After Pakistan Prime Minister Imran Khan waived requirement of a passport and 10-day advance registration for Sikh pilgrims from India visiting Gurdwara Darbar Sahib via Kartarpur Corridor, Punjab Chief Minister Captain Amarinder Singh ‘urged’ Islamabad to apply this “to all citizens of secular India”.
The core values of Guru Nanak’s philosophy are not based on any one religion and nor are the Nanak Naam Lewa Sangat, who belong to other religions too and may not necessarily be Sikhs. The Indian Express explains why Kartarpur Corridor matters for all Nanak’s followers.
Any person who believes in Guru Nanak and follows his teachings in life, irrespective of belonging to any religion is a Nanak Naam Lewa.
Prof Paramvir Singh from Department of Encyclopedia of Sikhism, Punjabi University, Patiala, says, “Any person who follows Guru Nanak and believes in his teachings is Nanak Naam Lewa or a Nanakpanthi. During his four udaasis (travels), Guru Nanak had spread the message of oneness and people from different faiths had become his followers. Nanak simply cannot be limited to just one religion (Sikhism) because the core value of his philosophy as he said was “Sabhna jiya ka ik daata” (There is only one giver of life, one God) and “Na koi Hindu, na Musalman” (There is no Hindu, no Muslim). Bhai Gurdas, the most revered interpreter of Gurbani, has called Guru Nanak the Jagat Guru”.
What is Nanakpanthi culture? How do its remnants continue to exist in India, Pakistan etc?
More than seven decades after the Pakistan was carved out of India, Guru Nanak continues to be a binding force for the two countries.
Amardeep Singh, an independent filmmaker, writer and Sikh historian who is travelling to film a documentary – ‘Allegory- A Tapestry of Nanak’s Travels – to chronicle Guru Nanak’s travels across nine countries – Saudi Arabia, China (Tibet), Sri Lanka, Afghanistan, Bangladesh, Iran, Iraq, India and Pakistan – says that he found strands of ‘Nanakpanthi culture’ existing in Pakistan and Afghanistan. “There are syncretic groups of people in this region who are followers of Guru Nanak irrespective of them being Sikhs or Hindus. The syncretic faith of the ‘Nanakpanthi’ communities continues to be practiced in the Indus belt, which their forefathers’ followed before the Partition in 1947. They do not have a defining line drawn between cultures and faiths. People might identify them as Hindus or Sikhs, but Guru Nanak is the essential fabric of their existence”.
According to his research, there are close to 8 lakh Nanakpanthis in Pakistan “including in Balochistan, Sindh, Khyber Pakhtunkhwa and remote areas of Punjab province”. “There is a segment of Nanakpanthis who go to gurdwara as well as temple. Similarly, there was also a concept of ‘darbar’ in some parts of Pakistan where Guru Granth Sahib is placed along Geeta and idols. Sindhi Hindus in Pakistan are not counted among Sikhs but they follow Nanak and are Nanakpanthis.”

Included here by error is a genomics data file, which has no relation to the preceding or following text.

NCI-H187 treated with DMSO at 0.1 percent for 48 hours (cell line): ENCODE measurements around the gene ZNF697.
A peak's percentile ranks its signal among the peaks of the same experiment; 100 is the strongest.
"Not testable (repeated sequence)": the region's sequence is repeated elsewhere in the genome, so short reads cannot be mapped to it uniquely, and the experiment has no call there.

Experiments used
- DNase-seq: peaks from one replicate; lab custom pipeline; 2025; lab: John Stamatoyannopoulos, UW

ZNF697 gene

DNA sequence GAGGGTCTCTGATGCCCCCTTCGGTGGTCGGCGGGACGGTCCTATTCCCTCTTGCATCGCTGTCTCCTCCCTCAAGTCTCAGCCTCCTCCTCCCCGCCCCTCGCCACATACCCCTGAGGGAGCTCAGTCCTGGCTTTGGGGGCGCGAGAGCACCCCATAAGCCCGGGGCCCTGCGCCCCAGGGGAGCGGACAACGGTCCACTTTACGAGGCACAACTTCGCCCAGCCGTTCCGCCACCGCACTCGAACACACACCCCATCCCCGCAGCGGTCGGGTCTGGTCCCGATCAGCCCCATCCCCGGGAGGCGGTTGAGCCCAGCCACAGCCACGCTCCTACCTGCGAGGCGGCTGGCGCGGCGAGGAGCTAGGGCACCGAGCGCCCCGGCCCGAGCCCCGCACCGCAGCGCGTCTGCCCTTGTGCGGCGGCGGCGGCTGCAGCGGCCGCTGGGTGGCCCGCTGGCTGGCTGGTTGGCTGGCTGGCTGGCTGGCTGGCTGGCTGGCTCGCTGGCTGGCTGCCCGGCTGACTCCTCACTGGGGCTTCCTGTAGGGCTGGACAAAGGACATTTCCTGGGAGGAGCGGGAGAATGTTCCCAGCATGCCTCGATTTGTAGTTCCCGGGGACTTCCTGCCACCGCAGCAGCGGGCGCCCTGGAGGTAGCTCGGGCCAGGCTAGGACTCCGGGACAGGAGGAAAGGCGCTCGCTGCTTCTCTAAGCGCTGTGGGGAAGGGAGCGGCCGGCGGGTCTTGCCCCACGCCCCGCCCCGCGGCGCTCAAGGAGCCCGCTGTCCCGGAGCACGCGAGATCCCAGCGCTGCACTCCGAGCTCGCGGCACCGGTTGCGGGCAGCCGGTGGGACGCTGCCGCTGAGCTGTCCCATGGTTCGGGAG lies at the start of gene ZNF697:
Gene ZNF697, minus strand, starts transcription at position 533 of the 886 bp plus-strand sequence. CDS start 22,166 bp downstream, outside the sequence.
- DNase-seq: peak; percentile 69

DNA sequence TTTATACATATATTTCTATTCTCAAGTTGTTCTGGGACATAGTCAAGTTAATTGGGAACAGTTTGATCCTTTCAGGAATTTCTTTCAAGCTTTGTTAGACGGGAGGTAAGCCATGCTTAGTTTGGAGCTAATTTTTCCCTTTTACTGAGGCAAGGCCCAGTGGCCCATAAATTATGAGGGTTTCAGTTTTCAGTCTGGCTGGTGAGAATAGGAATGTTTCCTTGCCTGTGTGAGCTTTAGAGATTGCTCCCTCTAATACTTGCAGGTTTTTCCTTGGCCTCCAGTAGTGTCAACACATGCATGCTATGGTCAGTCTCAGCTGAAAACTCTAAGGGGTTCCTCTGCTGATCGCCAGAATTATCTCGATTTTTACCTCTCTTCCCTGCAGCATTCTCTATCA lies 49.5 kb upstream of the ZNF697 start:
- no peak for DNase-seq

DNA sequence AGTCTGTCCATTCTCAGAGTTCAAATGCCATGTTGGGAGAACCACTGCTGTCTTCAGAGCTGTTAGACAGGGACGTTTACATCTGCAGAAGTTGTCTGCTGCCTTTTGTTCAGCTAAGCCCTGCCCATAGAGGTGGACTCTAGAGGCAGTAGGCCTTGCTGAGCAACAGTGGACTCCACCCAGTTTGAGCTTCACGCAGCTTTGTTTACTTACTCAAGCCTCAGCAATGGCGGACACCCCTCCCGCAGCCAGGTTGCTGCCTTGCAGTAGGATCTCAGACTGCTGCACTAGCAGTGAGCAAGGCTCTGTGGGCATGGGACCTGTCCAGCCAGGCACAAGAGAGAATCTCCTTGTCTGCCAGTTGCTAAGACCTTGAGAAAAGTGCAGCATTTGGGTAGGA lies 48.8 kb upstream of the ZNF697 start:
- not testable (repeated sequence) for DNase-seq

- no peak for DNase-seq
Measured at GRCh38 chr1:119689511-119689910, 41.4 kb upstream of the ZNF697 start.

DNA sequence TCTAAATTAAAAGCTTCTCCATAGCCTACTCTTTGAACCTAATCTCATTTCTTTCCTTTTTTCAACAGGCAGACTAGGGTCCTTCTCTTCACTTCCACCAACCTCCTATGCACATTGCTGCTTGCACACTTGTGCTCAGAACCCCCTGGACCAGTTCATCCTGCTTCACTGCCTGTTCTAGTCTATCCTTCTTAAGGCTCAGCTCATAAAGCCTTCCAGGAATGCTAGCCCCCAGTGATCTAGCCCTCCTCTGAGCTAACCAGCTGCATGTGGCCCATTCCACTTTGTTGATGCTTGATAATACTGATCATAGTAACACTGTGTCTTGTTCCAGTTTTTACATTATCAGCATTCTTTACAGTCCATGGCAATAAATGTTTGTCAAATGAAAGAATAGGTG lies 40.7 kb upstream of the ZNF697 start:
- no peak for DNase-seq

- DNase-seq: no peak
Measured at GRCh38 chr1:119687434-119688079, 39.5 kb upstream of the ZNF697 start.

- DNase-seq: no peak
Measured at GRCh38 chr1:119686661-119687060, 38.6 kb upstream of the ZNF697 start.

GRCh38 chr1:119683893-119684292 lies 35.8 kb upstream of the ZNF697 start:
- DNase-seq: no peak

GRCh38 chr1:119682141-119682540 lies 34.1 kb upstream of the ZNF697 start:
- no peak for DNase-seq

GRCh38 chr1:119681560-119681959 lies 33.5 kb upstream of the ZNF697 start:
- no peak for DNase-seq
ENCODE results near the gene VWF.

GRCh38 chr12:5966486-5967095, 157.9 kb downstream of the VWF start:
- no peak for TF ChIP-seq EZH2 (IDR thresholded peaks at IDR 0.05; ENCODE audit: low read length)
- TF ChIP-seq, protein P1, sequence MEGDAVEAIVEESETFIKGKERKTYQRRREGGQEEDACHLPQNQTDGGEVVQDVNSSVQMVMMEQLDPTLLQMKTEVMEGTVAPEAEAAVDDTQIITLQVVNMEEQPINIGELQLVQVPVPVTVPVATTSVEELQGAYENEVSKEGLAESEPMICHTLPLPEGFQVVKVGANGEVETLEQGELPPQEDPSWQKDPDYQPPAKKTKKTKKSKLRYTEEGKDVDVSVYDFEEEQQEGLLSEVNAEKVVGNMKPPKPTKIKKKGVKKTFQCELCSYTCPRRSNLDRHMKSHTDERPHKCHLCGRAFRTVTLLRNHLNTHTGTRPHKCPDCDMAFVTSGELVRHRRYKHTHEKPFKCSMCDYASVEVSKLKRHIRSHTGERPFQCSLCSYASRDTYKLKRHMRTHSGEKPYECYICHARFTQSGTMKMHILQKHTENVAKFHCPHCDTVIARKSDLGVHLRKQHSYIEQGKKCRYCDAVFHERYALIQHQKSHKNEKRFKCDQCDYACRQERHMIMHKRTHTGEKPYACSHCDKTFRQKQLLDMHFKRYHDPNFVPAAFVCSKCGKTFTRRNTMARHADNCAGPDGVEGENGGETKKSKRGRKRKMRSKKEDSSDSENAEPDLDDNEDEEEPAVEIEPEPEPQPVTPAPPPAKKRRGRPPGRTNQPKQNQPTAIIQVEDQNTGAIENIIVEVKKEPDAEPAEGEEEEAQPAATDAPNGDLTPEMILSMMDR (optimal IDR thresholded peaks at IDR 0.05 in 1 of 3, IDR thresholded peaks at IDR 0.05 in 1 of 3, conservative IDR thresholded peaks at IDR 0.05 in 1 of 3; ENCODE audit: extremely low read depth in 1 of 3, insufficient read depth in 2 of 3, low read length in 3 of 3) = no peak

There is no data for specific number of Nanak followers in India, but they are believed to be in crores. Karnail Singh Panjoli, member, Shiromani Gurdwara Prabandhak Committee, says that there are several communities within the term ‘Nanakpanthis’ too. “There are groups like Sikhligarh, Vanjaarey, Nirmaley, Lubaney, Johri, Satnamiye, Udaasiyas etc who call themselves Nanakpanthis. They follow Nanak and Sri Guru Granth Sahib. According to rough estimates, there are 12-15 crore Nanak Naam Lewas across the world but then there is no specific count and there cannot be. Within India alone, they are spread across states like Bihar, Madhya Pradesh, Maharashtra, Uttar Pradesh, Gujarat, Haryana among others,” he says.
Even the people from different ethnicities have become Nanakpanthis and spread across the countries like Canada, Kenya, China, New Zealand, Nepal, Sri Lanka etc.
Why does Kartarpur Corridor matter to all, and not just Sikhs? Why Nanak cannot be limited to one religion?
While Sikh population in India is close to 2.8 crore and that in Pakistan around 20,000-25,000, the Nanakpanthis or Nanak Naam Lewas are in crores across the globe. “It is against the basic teachings of Nanak to differentiate his followers on basis of religion. If Pakistan had to waive off certain conditions, it should be done for all and not just the Sikhs. Guru’s ghar (gurdwara) is open for everyone all the time and none can be differentiated on basis of religion. In fact, Nanak believed in humanity not religions,” says Panjoli.
During his four udaasis (travels), how Guru Nanak broke religious barriers?
To spread the message of oneness and to break barriers across faiths by engaging in spiritual dialogues, the Guru travelled far and wide during the 15th and 16th centuries. From Mecca to Haridwar, from Sylhet to Mt Kailash, Guru Nanak visited hundreds of interfaith sites related to Hinduism, Islam, Buddhism, Jainism throughout his journeys. Some of the sites include: Mausoleum of Bahauddin Zakariya in Multan, Dargah Baba Farid in Pakpattan and Hinglaj Mandir, Balochistan (Pakistan); Mount Kailash (Tibet); Imam Reza Mausoleum (Iran); Kandahar and Khost (Afghanistan) and Nuwara Eliya (Sri Lanka). His udaasis were later documented in texts called ‘Janamsakhis’. And in fact, Bhai Mardana, who was Nanak’s disciple and his closest companion during the travels, was a Muslim.
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